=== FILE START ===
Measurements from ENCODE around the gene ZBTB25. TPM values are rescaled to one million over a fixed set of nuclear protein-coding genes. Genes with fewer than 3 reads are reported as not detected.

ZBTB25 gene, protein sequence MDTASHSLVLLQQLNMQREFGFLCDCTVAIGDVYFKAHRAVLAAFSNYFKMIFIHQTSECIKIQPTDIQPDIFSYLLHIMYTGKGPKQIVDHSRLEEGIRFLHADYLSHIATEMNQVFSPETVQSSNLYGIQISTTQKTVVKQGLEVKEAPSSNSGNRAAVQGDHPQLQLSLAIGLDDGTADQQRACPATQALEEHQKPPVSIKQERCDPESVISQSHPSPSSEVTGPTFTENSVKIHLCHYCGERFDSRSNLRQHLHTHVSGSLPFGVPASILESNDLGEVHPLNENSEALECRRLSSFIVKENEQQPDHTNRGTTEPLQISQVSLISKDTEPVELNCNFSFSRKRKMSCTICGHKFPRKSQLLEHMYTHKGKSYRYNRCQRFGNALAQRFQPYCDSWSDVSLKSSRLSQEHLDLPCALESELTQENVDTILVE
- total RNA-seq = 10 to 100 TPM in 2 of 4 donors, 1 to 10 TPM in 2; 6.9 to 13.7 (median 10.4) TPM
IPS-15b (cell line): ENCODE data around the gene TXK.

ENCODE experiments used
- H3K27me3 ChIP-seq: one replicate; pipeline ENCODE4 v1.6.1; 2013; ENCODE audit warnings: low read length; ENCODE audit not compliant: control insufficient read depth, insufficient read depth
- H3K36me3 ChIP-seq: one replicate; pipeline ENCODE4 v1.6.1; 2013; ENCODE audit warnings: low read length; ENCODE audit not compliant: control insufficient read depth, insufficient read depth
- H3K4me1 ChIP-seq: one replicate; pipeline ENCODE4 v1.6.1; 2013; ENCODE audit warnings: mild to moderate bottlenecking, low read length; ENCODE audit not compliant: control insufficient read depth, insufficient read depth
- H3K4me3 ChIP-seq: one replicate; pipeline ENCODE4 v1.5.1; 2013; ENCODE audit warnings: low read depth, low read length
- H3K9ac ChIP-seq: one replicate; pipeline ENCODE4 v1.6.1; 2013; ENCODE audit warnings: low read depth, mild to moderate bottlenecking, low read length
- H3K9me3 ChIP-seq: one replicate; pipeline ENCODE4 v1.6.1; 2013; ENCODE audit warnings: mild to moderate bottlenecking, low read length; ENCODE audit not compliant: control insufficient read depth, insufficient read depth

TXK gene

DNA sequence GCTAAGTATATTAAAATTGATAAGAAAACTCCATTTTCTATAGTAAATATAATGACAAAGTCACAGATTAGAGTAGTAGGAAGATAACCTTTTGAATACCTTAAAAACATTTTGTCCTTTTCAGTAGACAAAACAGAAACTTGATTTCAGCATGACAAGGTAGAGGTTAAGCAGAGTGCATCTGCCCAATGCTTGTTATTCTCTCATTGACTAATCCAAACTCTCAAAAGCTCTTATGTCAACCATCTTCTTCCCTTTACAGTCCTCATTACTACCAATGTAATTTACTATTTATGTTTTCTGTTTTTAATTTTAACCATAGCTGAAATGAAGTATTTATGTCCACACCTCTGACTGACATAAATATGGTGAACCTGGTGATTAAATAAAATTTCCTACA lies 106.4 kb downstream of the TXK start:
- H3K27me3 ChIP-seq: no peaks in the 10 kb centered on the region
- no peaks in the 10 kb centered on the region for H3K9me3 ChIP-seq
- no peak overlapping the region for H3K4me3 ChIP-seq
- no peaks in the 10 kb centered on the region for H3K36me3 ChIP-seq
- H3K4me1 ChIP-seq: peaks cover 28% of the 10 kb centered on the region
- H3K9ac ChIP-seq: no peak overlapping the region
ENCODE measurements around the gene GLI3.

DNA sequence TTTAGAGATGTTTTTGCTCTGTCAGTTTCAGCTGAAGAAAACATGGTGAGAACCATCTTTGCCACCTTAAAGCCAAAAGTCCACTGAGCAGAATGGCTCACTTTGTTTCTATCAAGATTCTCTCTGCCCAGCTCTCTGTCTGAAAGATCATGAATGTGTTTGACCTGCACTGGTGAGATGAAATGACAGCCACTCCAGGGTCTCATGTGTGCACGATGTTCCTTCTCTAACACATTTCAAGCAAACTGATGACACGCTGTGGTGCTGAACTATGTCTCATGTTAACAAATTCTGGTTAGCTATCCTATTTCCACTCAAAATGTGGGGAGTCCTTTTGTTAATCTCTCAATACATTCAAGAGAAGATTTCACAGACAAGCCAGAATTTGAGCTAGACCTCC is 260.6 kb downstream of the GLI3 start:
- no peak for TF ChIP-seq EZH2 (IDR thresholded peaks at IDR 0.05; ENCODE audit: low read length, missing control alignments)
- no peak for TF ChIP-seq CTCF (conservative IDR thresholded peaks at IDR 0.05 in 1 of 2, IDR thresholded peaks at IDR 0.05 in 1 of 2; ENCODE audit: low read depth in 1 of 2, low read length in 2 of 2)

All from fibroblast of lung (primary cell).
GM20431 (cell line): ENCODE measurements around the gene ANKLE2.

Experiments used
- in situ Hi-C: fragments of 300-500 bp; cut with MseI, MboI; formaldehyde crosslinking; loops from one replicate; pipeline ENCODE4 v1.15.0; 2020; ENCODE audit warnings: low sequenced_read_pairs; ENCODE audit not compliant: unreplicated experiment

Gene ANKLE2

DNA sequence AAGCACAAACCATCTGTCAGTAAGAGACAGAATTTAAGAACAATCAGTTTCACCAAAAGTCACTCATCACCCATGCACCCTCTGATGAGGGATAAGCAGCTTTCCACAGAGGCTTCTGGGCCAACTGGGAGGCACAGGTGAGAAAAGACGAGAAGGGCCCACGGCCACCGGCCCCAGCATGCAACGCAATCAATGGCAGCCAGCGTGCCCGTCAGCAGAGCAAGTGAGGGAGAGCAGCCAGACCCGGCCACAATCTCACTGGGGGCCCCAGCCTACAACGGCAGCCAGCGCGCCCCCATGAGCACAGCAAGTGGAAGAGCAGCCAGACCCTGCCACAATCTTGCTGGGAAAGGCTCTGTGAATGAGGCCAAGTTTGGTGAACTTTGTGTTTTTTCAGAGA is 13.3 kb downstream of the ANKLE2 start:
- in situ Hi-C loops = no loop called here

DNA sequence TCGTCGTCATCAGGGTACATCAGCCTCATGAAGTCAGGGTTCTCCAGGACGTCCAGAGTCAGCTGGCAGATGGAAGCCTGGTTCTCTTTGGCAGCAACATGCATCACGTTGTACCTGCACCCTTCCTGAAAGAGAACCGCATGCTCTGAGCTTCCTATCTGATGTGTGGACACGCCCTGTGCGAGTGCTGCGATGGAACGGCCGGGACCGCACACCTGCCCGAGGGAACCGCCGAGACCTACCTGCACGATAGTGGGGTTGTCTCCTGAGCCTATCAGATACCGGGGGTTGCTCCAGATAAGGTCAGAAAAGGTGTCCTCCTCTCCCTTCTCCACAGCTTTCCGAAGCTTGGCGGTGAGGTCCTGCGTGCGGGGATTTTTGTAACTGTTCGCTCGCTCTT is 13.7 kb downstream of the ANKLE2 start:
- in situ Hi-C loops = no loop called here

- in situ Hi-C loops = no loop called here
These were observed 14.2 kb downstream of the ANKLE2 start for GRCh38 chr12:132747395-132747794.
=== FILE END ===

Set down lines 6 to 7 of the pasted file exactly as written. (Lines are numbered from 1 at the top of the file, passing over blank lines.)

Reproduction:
- H3K27me3 ChIP-seq: one replicate; pipeline ENCODE4 v1.6.1; 2013; ENCODE audit warnings: low read length; ENCODE audit not compliant: control insufficient read depth, insufficient read depth
- H3K36me3 ChIP-seq: one replicate; pipeline ENCODE4 v1.6.1; 2013; ENCODE audit warnings: low read length; ENCODE audit not compliant: control insufficient read depth, insufficient read depth